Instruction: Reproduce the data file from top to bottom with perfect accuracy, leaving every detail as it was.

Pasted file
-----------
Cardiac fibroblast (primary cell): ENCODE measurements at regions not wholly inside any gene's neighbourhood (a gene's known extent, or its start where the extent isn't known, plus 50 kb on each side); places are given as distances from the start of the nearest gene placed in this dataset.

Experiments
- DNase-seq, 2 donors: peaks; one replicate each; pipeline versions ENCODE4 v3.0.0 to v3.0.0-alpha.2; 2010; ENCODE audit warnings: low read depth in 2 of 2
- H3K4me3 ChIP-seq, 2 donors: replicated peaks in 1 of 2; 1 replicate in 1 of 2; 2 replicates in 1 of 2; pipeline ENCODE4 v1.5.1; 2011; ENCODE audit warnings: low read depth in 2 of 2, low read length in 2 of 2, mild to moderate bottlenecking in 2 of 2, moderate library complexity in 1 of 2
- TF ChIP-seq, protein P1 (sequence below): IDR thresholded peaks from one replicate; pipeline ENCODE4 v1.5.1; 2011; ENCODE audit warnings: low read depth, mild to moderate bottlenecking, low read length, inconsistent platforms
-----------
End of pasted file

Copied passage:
Cardiac fibroblast (primary cell): ENCODE measurements at regions not wholly inside any gene's neighbourhood (a gene's known extent, or its start where the extent isn't known, plus 50 kb on each side); places are given as distances from the start of the nearest gene placed in this dataset.

Experiments
- DNase-seq, 2 donors: peaks; one replicate each; pipeline versions ENCODE4 v3.0.0 to v3.0.0-alpha.2; 2010; ENCODE audit warnings: low read depth in 2 of 2
- H3K4me3 ChIP-seq, 2 donors: replicated peaks in 1 of 2; 1 replicate in 1 of 2; 2 replicates in 1 of 2; pipeline ENCODE4 v1.5.1; 2011; ENCODE audit warnings: low read depth in 2 of 2, low read length in 2 of 2, mild to moderate bottlenecking in 2 of 2, moderate library complexity in 1 of 2
- TF ChIP-seq, protein P1 (sequence below): IDR thresholded peaks from one replicate; pipeline ENCODE4 v1.5.1; 2011; ENCODE audit warnings: low read depth, mild to moderate bottlenecking, low read length, inconsistent platforms